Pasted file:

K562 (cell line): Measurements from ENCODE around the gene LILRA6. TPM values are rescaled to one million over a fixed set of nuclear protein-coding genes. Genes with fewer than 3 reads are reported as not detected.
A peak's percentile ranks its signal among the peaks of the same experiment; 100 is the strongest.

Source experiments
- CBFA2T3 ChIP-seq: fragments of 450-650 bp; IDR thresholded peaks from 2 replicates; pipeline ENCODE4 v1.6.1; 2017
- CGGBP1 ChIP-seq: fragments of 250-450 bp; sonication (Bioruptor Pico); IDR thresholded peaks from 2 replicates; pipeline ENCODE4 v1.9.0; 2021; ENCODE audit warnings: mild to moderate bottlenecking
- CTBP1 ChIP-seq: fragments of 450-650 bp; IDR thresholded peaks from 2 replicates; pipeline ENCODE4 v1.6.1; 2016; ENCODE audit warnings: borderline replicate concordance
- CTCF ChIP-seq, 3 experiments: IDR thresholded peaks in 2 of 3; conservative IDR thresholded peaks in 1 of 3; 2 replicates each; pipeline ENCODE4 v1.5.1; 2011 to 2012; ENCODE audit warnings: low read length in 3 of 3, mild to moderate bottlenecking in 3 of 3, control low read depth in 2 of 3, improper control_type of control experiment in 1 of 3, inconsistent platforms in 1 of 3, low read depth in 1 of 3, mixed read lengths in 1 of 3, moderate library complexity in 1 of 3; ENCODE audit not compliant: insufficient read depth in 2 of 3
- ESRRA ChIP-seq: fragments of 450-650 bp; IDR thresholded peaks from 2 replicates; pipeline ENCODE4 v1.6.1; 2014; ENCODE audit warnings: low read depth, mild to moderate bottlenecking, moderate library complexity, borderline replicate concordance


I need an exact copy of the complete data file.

K562 (cell line): Measurements from ENCODE around the gene LILRA6. TPM values are rescaled to one million over a fixed set of nuclear protein-coding genes. Genes with fewer than 3 reads are reported as not detected.
A peak's percentile ranks its signal among the peaks of the same experiment; 100 is the strongest.

Source experiments
- CBFA2T3 ChIP-seq: fragments of 450-650 bp; IDR thresholded peaks from 2 replicates; pipeline ENCODE4 v1.6.1; 2017
- CGGBP1 ChIP-seq: fragments of 250-450 bp; sonication (Bioruptor Pico); IDR thresholded peaks from 2 replicates; pipeline ENCODE4 v1.9.0; 2021; ENCODE audit warnings: mild to moderate bottlenecking
- CTBP1 ChIP-seq: fragments of 450-650 bp; IDR thresholded peaks from 2 replicates; pipeline ENCODE4 v1.6.1; 2016; ENCODE audit warnings: borderline replicate concordance
- CTCF ChIP-seq, 3 experiments: IDR thresholded peaks in 2 of 3; conservative IDR thresholded peaks in 1 of 3; 2 replicates each; pipeline ENCODE4 v1.5.1; 2011 to 2012; ENCODE audit warnings: low read length in 3 of 3, mild to moderate bottlenecking in 3 of 3, control low read depth in 2 of 3, improper control_type of control experiment in 1 of 3, inconsistent platforms in 1 of 3, low read depth in 1 of 3, mixed read lengths in 1 of 3, moderate library complexity in 1 of 3; ENCODE audit not compliant: insufficient read depth in 2 of 3
- ESRRA ChIP-seq: fragments of 450-650 bp; IDR thresholded peaks from 2 replicates; pipeline ENCODE4 v1.6.1; 2014; ENCODE audit warnings: low read depth, mild to moderate bottlenecking, moderate library complexity, borderline replicate concordance